THE United Nations Special Rapporteur on the negative impact of the unilateral coercive measures on the enjoyment of human rights, Ms Alena Douhan, will be in the country from tomorrow to October 28, to assess the impact of sanctions on Zimbabwe. Our Reporter, Debra Matabvu (DM) spoke to the Minister of Justice, Legal and Parliamentary Affairs, Ziyambi Ziyambi (ZZ) about the visit. The interview touched on other matters such as the amendment of the country’s electoral laws in line with the Constitution.
DM: The Government recently invited the UN Special Rapporteur, what is the reason for the invitation?
ZZ: Our position from the start has always been that sanctions are a violation of human rights in several aspects. So by inviting the rapporteur, we want the United Nations to understand the effects of sanctions on the ordinary people even though they are alleged to be “targeted”, they have effects on the grassroots, on the very ordinary people of this country.
We want the UN to appreciate that while they say sanctions are targeted, and that they are directed at State-owned companies, they are creating shortages for the ordinary people.
DM: What are your expectations from the visit?
ZZ: Our expectation is that at the end of the visit the evils of sanctions would have been exposed. We believe it is a violation of human rights. The economic decline has largely been due to us as a country being unable to trade freely.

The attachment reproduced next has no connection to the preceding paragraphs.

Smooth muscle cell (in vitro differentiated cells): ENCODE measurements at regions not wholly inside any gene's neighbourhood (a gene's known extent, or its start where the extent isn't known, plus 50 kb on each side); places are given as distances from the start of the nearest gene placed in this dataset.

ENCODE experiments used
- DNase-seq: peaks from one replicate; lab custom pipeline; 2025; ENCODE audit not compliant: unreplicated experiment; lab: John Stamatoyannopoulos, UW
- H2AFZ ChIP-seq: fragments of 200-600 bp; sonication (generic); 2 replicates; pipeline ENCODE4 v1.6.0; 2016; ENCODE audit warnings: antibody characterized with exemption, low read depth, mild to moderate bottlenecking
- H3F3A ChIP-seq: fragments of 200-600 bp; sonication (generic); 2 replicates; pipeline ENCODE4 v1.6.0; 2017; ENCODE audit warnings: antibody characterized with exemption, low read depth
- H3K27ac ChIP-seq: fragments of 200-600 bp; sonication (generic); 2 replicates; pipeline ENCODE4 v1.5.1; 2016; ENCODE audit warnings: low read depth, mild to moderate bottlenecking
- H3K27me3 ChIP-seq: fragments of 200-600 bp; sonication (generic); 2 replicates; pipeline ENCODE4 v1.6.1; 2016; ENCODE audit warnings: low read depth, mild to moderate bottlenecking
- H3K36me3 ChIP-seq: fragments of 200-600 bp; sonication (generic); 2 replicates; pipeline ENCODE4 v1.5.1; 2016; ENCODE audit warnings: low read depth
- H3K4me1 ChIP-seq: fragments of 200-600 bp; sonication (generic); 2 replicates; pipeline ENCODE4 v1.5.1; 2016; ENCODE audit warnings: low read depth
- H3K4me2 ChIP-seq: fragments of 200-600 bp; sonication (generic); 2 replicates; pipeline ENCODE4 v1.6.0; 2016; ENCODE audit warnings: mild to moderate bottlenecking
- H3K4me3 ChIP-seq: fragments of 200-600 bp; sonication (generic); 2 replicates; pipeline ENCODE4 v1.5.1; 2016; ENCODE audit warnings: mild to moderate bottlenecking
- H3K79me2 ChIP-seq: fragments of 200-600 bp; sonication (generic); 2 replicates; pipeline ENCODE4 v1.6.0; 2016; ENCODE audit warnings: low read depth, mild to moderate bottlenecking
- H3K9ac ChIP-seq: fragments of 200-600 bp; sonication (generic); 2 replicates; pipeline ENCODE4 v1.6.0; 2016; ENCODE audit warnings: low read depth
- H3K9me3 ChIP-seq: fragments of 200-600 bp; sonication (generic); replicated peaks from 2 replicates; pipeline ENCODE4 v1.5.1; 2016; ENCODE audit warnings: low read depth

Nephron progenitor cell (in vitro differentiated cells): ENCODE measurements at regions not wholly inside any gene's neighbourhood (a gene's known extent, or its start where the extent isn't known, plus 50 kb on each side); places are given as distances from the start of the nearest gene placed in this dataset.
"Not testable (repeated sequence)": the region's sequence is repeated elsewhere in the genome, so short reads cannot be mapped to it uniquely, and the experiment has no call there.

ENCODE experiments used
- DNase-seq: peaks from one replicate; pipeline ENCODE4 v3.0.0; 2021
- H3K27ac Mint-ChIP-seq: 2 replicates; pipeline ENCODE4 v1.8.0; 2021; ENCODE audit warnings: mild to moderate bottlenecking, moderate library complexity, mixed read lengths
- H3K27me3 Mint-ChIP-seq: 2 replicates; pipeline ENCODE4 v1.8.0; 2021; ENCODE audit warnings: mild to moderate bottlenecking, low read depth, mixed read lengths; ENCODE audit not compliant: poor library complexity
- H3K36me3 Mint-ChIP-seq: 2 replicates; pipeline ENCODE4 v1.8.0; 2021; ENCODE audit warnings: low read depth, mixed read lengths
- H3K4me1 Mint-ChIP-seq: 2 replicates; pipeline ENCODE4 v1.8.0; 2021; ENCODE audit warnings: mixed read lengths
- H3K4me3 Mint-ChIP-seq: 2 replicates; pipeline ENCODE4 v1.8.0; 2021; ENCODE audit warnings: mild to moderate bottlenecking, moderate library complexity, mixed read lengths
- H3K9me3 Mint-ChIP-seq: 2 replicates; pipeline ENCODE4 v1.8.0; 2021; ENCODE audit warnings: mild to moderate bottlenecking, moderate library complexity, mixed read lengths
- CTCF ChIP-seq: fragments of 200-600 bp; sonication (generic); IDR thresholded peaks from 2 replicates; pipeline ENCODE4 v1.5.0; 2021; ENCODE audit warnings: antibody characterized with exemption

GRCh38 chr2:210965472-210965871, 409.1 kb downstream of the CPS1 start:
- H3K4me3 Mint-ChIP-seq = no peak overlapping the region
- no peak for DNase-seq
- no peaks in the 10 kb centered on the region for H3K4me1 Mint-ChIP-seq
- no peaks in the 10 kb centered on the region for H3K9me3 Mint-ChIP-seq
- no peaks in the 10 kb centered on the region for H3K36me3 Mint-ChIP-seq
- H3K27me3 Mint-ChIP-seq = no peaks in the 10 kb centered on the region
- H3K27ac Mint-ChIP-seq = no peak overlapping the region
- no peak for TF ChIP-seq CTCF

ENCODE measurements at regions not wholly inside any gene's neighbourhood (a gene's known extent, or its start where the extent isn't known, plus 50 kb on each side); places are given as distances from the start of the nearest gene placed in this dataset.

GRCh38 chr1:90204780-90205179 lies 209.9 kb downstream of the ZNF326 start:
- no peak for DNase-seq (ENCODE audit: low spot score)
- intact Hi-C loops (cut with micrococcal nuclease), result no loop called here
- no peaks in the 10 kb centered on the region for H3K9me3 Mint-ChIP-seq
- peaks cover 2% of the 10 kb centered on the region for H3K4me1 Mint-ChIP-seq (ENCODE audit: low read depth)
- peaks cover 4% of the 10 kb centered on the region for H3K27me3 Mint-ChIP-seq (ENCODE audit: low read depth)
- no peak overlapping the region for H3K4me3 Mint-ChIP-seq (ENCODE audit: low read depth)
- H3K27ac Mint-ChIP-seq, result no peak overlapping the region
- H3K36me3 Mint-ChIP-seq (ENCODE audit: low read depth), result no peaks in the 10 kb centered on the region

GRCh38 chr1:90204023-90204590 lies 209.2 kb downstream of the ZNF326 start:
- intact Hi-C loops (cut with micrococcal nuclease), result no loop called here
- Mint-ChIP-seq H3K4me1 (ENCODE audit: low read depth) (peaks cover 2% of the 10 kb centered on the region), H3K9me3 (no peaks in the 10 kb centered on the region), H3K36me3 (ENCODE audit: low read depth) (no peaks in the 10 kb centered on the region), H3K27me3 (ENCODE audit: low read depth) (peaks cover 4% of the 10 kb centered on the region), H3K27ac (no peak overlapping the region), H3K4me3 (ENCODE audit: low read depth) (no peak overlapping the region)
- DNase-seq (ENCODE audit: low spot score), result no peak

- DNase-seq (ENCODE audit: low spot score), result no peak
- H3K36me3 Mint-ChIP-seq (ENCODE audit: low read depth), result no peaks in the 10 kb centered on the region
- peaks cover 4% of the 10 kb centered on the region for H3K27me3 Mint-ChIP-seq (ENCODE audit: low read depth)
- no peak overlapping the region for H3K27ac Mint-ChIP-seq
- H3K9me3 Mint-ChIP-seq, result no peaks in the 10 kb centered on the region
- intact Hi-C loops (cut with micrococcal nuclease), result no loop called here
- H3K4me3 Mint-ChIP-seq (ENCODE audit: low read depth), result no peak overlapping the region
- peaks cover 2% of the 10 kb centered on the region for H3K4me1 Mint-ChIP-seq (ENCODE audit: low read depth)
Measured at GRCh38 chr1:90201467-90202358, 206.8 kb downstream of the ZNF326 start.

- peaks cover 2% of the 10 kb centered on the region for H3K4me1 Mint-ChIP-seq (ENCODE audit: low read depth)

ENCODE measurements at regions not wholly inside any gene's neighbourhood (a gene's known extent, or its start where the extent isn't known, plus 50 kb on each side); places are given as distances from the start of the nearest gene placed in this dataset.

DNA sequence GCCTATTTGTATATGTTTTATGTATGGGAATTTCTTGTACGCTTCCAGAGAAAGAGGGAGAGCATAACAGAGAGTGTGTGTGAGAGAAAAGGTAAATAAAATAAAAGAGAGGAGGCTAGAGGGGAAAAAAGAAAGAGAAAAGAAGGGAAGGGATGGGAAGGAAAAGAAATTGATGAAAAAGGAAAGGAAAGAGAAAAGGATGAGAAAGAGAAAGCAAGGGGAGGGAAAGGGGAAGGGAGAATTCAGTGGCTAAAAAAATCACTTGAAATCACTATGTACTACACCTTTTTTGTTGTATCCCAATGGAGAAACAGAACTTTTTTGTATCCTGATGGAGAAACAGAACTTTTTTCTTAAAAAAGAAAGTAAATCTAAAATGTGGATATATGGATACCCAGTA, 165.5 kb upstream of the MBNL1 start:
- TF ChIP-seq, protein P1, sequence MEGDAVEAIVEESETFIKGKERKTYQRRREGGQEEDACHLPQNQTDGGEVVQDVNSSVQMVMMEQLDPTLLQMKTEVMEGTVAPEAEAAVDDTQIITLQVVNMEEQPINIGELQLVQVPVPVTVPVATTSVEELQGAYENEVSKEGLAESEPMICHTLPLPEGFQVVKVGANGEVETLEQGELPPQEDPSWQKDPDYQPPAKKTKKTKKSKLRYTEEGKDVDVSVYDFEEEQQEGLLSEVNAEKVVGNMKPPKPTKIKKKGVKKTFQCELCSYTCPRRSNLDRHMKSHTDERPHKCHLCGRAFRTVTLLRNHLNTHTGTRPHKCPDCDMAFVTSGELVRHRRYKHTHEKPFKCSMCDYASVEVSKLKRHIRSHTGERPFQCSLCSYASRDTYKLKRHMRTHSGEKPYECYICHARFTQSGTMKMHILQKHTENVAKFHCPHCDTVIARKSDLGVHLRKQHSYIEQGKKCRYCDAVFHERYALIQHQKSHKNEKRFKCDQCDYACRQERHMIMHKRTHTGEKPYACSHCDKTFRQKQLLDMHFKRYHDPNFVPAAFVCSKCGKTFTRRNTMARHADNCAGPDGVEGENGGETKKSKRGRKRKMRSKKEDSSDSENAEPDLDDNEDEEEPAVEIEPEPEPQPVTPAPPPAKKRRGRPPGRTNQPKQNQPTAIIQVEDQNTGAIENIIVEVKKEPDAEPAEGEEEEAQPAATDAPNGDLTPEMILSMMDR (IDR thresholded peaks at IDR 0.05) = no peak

DD: May you give us a brief itinerary of the visit?
ZZ: She is going to meet the President and will get briefings from several Cabinet Ministers. She will also visit other cities like Bulawayo and Mutare.
DM: Indeed as you say, those who imposed sanctions on the country claim that the measures are targeted, so how do you seek to prove that?
ZZ: If you impose sanctions to target a company such as Zimphos for instance, which produces fertilisers, the country will have a shortage of fertilisers. The livelihoods of our people depending on agriculture will be affected.
It is well known that because of sanctions our agriculture sector was affected. Industries were affected and even our currency was affected. So we want the UN to know that while they propagate the observance of other rights, they are turning a blind eye to the need to ensure that Zimbabwean citizens’ rights are upheld.
The right to food, education and health. Our health sector is not the same as it was before the imposition of sanctions. So we want the Rapporteur to come and appreciate that sanctions are a violation of the rights of the ordinary people. They are illegal. So they must put pressure on those people who imposed sanctions as a regime change tool to remove them.
DM: The Government is currently amending the Criminal Code Act which compels citizens to be patriotic and makes it a criminal offence to call for sanctions against the country. How far have you gone with this legislation?
ZZ: We are amending the criminal code. There are various crimes against the State and we decided to tighten the banner under the State. So those who lobby for sanctions or any harm against the State, have their days numbered.
Our constitution clearly bestows that function of foreign relations on the President. So anyone who goes and purports and tries to influence relations among states, we believe that it is equivalent to treason and that individual must be sanctioned.